Tuesday, August 14, 2012

Drought Still a Danger for Trees

In spite of recent rains, Cobb County is still experiencing Extreme Drought conditions, as shown on the U.S. Drought Monitor website of the National Drought Mitigation Center.  Conditions have been dry enough for long enough that many trees that have not been watered adequately are showing signs of drought stress.

Different plants will show the stress differently, but in general, leaves may curl, wilt, turn yellow or brown, or drop off completely. Maple trees, for example, tend to lose leaves from the ends of their furthest twigs, almost giving them the look of having just had a burr haircut. Since symptoms of drought stress can resemble damage caused by diseases and insects, calling the Extension Office to check for other possible causes of problems is a good idea.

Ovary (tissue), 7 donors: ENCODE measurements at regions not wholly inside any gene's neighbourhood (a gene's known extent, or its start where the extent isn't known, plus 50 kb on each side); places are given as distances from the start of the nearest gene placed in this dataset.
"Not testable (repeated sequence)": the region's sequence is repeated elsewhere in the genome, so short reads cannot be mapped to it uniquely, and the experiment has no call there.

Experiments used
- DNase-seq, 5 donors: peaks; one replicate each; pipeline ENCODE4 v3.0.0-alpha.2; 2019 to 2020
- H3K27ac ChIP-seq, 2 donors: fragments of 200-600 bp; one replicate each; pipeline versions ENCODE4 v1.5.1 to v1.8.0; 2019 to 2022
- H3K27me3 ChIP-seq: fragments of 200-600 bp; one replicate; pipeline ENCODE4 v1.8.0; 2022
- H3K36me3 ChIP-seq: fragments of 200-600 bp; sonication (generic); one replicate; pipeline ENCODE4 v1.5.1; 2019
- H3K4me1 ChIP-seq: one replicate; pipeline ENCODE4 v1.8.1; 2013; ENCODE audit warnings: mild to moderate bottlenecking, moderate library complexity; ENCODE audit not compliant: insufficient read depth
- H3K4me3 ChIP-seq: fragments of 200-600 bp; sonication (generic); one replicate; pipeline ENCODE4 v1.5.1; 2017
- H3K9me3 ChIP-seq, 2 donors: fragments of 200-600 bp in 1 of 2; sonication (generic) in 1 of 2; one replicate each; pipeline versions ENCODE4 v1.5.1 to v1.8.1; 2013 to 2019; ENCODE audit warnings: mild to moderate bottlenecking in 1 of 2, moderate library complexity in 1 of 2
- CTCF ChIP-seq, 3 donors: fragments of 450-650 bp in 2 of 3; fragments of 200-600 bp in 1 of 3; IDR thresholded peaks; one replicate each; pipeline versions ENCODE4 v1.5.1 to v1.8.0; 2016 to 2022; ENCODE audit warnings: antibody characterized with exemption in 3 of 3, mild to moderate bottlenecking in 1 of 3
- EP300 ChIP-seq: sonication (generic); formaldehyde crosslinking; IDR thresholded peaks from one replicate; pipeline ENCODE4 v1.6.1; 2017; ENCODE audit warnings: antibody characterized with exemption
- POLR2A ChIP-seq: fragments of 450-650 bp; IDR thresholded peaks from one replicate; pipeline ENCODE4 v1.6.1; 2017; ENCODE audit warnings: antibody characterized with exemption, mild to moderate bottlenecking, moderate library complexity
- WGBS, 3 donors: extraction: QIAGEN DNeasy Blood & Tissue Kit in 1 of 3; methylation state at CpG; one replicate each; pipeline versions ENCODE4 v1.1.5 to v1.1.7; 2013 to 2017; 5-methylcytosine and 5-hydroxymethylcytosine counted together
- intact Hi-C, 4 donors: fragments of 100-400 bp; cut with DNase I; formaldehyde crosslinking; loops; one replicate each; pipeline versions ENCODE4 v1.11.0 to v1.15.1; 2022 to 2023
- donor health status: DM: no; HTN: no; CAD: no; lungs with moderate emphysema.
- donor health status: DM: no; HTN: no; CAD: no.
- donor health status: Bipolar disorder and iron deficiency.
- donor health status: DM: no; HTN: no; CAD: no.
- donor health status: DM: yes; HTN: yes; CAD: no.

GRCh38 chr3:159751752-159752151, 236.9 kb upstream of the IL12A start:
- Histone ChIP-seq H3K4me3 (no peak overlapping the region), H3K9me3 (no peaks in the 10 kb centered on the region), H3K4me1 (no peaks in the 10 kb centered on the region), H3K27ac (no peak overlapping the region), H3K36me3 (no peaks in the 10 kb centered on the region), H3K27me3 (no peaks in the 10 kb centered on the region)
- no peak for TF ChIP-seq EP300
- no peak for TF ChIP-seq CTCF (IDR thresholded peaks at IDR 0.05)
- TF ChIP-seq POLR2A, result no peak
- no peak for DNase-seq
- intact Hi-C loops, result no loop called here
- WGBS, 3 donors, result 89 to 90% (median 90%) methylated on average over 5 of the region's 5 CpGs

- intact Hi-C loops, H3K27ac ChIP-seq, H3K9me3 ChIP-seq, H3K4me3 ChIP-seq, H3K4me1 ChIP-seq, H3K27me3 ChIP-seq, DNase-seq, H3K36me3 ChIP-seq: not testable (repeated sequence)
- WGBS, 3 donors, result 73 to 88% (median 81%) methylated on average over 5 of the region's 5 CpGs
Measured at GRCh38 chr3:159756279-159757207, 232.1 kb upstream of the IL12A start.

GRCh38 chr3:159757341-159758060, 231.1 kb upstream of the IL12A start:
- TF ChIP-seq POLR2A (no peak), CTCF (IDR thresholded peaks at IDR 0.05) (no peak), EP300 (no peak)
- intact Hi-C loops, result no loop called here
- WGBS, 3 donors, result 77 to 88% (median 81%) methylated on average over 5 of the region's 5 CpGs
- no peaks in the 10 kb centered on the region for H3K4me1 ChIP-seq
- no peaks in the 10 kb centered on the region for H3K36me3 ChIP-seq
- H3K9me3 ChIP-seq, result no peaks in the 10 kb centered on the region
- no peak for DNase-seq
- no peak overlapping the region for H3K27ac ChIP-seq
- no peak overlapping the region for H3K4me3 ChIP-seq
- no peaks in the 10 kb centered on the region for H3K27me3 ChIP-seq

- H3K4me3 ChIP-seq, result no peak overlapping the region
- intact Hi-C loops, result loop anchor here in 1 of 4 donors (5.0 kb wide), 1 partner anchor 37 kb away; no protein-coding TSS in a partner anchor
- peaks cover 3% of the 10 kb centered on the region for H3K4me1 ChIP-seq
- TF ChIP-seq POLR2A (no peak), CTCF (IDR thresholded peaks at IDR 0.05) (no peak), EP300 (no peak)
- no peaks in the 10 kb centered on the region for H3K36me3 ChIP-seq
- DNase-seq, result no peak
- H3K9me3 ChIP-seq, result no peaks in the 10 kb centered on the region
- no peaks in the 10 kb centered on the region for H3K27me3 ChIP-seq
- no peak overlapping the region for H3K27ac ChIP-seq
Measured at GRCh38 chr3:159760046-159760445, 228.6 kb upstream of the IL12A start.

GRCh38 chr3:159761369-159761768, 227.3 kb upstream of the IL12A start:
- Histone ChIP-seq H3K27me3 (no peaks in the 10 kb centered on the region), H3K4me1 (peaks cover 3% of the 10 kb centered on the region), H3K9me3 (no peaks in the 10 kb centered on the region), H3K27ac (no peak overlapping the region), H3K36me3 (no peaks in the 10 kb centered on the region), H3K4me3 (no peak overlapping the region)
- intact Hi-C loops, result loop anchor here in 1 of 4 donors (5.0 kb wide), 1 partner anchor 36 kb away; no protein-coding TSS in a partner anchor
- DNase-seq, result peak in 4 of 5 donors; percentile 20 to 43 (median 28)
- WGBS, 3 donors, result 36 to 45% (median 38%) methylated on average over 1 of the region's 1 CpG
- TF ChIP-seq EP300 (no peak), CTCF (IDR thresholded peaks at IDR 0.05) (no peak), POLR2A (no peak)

Instructions for providing adequate water to trees are included in the section on irrigation in the UGA Cooperative Extension publication "Shade and Street Tree Care”:

"Apply water to mature trees after two to four weeks without normal rainfall. Water deeply and infrequently to recharge the root zone. Check the depth of water penetration by pushing a thin steel rod into the soil. The probe will push easily through wet soil but with difficulty through dry soil. Probe the soil two to three days after watering to determine depth of penetration, and make sure the water is reaching a depth of 12 to 18 inches. Allow the tree to absorb the water before the next irrigation."